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    (Original post by The_Octopus)
    Bearing in mind that such events take place over many generations we can only see them happening in organisms with generations much shorter in time than ours which is why most examples are in organisms such as bacteria.
    Also a human is so much more complex it's far harder to isolate individual mutations and figure out what effects they have.
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    First ones that come to mind have already been mentioned, such as bacterial antibiotic resistance and sickle cell malarial resitance.

    Also the oft cited peppered moth, that changed it's colouring to suit the increasing industrialization cuasing soot covered trees.

    Essentially, almost everything you can think of that's good about a present day organism was once upon a time a beneficial mutation that was passed along.
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    (Original post by Get Cape.Wear Cape.Fly.)
    Isn't there a man who is resistant to HIV due to a mutation (of his lymphocytes? Wild guess, right thurr.)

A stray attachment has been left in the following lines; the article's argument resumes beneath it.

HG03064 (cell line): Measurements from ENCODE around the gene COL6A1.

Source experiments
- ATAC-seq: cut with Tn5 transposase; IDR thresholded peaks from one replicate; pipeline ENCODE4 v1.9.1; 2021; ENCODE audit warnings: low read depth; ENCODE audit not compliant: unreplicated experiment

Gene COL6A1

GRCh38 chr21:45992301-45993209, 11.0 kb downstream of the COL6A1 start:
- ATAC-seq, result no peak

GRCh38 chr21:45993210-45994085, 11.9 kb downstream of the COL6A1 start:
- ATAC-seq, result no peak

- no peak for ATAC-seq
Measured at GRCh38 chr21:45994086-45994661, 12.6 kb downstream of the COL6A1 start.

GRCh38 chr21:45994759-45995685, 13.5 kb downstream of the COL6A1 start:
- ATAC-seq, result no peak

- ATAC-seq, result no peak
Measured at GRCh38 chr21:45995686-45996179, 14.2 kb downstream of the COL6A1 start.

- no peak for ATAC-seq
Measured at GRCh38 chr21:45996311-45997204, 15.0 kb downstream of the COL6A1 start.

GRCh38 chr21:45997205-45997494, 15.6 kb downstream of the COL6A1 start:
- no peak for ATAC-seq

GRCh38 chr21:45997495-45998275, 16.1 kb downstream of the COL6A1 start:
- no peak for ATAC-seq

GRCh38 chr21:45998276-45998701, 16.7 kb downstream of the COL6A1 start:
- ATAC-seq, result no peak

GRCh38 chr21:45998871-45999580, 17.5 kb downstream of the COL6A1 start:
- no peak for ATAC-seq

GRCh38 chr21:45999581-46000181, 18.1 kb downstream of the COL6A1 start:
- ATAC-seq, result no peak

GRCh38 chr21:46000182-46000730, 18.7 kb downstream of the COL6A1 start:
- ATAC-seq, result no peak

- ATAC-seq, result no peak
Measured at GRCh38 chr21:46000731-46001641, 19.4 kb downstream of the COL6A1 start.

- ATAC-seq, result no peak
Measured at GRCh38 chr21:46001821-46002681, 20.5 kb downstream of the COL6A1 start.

There is more than one person with a heightened resistance to HIV, did you by any chance watch a tv documentary which followed the man in question? The resistance occurs due to a mutation in the CCR5 gene, causing the person to possess less CCR5 receptors with which the HIV binds
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    I seem to remember from A level Biology that certain arctic foxes passed on a thicker hair gene that allowed some to survive better than others, and vice versa for when the temperature rose.

    Strage connection, but, what about the fact that scientifically beautiful people tend to pair up with similarly attractive people. These people due to their looks and socially accepted 'beautiful' faces if you will are encouraged at a young age to understand they are attractive and often cooed at and able to get their own way. They then become the popular, out going people at school and highschool that take part in extra curriculars, become well rounded and somewhat well educated. From there and whatever route they take their confidence and charm allows them to have sucsessful, highly paid jobs. The flipside is that the unattractive genes are spread amongst equally unnattractive people who due to a mix of low confidence levels and intelligence take menial jobs and so the saga coninues.